Rav Ovadia Yosef has famously called upon all Jews to abandon their unique practices imported to Israel from their exile communities—in favor of adopting the practices of Rav Yosef Karo. Chacham Ovadia claims that Rav Karo is the mara d’atra, halachic authority, of the Land of Israel. Thus, Rav Karo’s rulings trump practices observed while living in exile communities.
Rav Ovadia addressed this assertion to all Sephardic communities, particularly to Moroccan and Yemenite communities whose practices vary considerably from those promulgated by Rav Ovadia and his sons. Not surprisingly, Rav Ovadia’s approach to this issue has not been accepted and many Sephardic communities maintain their distinctive practices.
Darke Abotenou, the recently published compendium and analysis of the customs of the Jews of Morocco, presents a most cogent rebuttal of Chacham Ovadia’s approach. The authors note that Moroccan Jews do adhere to the rulings of Rav Yosef Karo, apart from certain exceptional circumstances. Darke Abotenou notes that even Rav Ovadia does not always adhere to the rulings of Rav Yosef Karo. In fact, there are five areas of Halacha where Moroccan Jews adhere to Rav Karo when Chacham Ovadia does not!
These cases include brit milah, regarding which Moroccan Jews follow Rav Karo’s ruling to recite the bracha between the initial cut and peri’ah (the second portion of milah), whereas Rav Ovadia rules that the bracha is recited before the cut begins. Rav Ovadia rules that Hoshanot should not be recited on the Shabbat of Sukkot, whereas Moroccan Jews follow Rav Karo and do recite Hoshanot.
Moroccan Jews do not don tefillin during the morning of Tisha B’Av, unlike Chacham Ovadia who encourages doing so. When more than one kohen is present, Rav Ovadia rules that the chazan should prompt the kohanim even with the word “yevarechecha,” unlike Moroccan Jews who follow Rav Karo’s ruling to refrain. Finally, Moroccan Jews follow Rav Karo’s ruling to recite Aneinu even during the Arvit of fast days, unlike Chacham Ovadia who rules that it is recited only at Shacharit and Mincha.
Accordingly, the venerable Moroccan sage Ribi Shalom Messas, who loved Rav Ovadia deeply and profoundly revered him, respectfully but pointedly rejects Rav Ovadia’s insistence that Moroccan Jews abandon their unique practices.
Rav Messas argues that just as Rav Ovadia follows his traditions as to when it is appropriate to deviate from Rav Karo’s rulings, so too Moroccan Jews are entitled to adhere to their traditions as to when they do not adhere to Rav Karo’s rulings. In addition, Rav Yosef Karo himself wrote (Teshuvot Avkat Rachel number 212) that any community that comes to Israel and establishes its own beit knesset is obligated to maintain its prior customs.
Moreover, there is ample precedent for Ribi Shalom Messas’s rejection of Chacham Ovadia’s approach. Darke Abotenou records:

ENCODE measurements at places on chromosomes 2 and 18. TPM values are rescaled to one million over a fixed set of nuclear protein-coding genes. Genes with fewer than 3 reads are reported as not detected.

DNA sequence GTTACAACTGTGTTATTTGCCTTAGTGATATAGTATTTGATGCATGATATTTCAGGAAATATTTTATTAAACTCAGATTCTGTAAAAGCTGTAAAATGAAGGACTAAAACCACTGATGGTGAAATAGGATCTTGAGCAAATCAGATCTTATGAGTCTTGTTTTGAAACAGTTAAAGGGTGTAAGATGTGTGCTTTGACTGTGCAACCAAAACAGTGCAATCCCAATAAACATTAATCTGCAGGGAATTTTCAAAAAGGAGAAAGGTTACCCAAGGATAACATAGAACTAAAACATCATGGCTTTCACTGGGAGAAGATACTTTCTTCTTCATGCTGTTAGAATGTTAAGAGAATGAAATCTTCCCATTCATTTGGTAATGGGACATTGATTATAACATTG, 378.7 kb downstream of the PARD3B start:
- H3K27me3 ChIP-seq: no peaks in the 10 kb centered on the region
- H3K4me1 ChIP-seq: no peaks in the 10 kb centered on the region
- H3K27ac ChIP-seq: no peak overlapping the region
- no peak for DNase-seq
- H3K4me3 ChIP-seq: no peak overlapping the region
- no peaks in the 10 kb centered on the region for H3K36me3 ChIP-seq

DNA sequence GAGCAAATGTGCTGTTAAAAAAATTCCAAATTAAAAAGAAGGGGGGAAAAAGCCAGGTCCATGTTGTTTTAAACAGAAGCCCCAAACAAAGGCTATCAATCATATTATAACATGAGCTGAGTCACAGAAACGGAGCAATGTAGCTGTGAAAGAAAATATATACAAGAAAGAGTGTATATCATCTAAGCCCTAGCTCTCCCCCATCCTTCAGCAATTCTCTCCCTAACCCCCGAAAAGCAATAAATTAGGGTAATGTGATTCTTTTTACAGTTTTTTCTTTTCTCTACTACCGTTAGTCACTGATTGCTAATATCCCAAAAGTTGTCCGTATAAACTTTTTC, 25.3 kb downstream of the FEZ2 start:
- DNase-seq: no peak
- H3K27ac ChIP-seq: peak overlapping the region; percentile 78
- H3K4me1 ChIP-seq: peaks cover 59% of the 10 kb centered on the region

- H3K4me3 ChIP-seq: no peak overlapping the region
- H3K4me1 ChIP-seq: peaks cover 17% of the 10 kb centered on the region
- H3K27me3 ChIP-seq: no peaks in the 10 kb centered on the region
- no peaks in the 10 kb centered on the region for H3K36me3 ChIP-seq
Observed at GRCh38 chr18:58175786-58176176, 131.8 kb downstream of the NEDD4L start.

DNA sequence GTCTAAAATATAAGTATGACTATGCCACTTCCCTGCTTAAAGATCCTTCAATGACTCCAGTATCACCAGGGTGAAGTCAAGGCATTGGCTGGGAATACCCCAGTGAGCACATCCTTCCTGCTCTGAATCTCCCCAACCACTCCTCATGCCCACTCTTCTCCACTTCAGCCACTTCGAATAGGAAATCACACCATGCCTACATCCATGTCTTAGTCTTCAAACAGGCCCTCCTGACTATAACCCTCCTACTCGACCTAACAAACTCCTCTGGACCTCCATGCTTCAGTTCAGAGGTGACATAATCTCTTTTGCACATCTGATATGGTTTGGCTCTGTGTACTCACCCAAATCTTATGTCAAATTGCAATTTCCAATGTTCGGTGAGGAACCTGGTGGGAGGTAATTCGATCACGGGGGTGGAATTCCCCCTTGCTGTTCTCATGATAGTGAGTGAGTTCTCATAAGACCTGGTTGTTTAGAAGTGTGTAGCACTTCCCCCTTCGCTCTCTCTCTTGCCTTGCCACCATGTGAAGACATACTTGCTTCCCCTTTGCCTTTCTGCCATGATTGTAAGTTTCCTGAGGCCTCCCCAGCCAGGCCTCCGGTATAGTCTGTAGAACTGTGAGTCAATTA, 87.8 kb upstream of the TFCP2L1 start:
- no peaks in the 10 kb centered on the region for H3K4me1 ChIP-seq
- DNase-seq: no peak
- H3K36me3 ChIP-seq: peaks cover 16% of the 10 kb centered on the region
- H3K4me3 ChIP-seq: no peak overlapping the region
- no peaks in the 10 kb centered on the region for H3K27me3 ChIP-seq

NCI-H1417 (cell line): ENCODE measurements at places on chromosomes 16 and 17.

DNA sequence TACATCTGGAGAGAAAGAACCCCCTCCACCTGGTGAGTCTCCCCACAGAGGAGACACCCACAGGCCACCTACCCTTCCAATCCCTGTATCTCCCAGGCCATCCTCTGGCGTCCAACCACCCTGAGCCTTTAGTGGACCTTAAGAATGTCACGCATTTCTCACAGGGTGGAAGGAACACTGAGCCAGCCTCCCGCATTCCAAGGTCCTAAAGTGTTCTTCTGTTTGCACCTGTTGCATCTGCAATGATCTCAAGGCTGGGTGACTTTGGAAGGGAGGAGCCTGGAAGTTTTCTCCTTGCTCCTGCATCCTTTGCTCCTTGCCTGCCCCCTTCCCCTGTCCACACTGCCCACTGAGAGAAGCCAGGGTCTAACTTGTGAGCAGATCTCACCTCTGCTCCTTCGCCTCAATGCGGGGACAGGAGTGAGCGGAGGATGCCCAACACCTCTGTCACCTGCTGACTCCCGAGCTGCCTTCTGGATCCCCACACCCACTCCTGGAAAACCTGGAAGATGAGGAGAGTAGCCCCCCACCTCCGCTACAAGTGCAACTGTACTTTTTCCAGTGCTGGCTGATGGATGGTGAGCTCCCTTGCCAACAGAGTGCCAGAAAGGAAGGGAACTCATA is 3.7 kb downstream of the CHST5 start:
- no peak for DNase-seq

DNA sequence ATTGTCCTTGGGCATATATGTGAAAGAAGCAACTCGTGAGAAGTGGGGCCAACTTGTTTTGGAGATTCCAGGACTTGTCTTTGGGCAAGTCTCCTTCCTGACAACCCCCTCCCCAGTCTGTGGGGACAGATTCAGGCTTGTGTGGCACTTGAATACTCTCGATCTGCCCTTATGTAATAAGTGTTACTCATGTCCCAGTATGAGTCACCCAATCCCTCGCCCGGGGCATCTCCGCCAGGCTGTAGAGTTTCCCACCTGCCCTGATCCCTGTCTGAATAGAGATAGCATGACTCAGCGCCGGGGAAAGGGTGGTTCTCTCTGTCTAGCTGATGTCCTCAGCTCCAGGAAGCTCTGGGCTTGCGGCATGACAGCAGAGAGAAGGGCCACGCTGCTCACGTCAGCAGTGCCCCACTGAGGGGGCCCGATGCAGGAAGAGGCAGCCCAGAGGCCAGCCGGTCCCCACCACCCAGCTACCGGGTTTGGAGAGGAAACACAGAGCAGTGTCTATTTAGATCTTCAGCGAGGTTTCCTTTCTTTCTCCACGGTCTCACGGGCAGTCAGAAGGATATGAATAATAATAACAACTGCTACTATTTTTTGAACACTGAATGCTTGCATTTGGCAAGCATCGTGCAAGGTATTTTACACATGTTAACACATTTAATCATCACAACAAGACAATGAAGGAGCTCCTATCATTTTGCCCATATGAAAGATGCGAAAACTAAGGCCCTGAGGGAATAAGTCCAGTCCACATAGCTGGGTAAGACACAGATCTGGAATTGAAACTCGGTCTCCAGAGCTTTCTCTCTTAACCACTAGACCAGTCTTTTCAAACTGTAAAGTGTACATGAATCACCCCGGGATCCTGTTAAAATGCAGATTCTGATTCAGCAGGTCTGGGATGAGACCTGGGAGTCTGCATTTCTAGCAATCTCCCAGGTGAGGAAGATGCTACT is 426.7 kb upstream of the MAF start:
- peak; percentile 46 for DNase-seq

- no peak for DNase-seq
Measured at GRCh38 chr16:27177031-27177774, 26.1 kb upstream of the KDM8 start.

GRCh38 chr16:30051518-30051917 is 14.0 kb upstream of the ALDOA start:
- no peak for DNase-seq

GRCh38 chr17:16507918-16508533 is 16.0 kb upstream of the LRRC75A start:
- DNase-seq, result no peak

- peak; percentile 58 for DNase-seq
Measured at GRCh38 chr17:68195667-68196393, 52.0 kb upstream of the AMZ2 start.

“Ribi Refael El’azar HaLevy ibn Tobu, author of Pekudat Elazar, came from Morocco to Jerusalem in the early 19th century and established a beit knesset that followed Moroccan customs. He writes (Pekudat Elazar 51:9) that a certain Ribi Moshe Nehemias suggested that they change the custom to that of Jerusalem, but in the end Ribi Refael El’azar HaLevy ibn Tobu ruled to continue the ancient Moroccan custom since Jerusalem is a city of many established communities and customs. When the Yemenites came to Israel [in the early 20th century), the same discussion took place involving Ribi Avraham Haim Nadoff. He writes that they kept their customs even though many advised them to change them.”
Ribi Shalom’s rebuttal of Rav Ovadia’s ruling is most convincing. In fact, Rav Mordechai Eliyahu and Rav Yosef Shalom Elyashiv support Ribi Shalom’s ruling. In practice, Moroccan Jews in Israel maintain their distinctive practices.
Congregation Shaarei Orah is blessed with a membership that derives from an extraordinary wide range of Sephardic countries. We, in turn, unite as a community following minhag Yerushalayim and Chacham Ovadia’s rulings. At that same time, we respect and celebrate the practices of each distinctive Sephardic sub-group including Syrian, Turkish, Yemenite and Moroccan practices. As a rabbi, I issue communal rulings in accordance with Rav Ovadia but make every effort to issue rulings for individual members considering his or her specific Sephardic sub-group and origin. The responsibility to issue such a wide variety of rulings is daunting but exhilarating. Minhag Yisrael Torah hee, and each of these Torot join to form the beautiful symphony that creates the distinctive beauty of Congregation Shaarei Orah, the Sephardic Congregation of Teaneck.
Rabbi Haim Jachter is the spiritual leader of Congregation Shaarei Orah, the Sephardic Congregation of Teaneck. He also serves as a rebbe at Torah Academy of Bergen County and a dayan on the Beth Din of Elizabeth.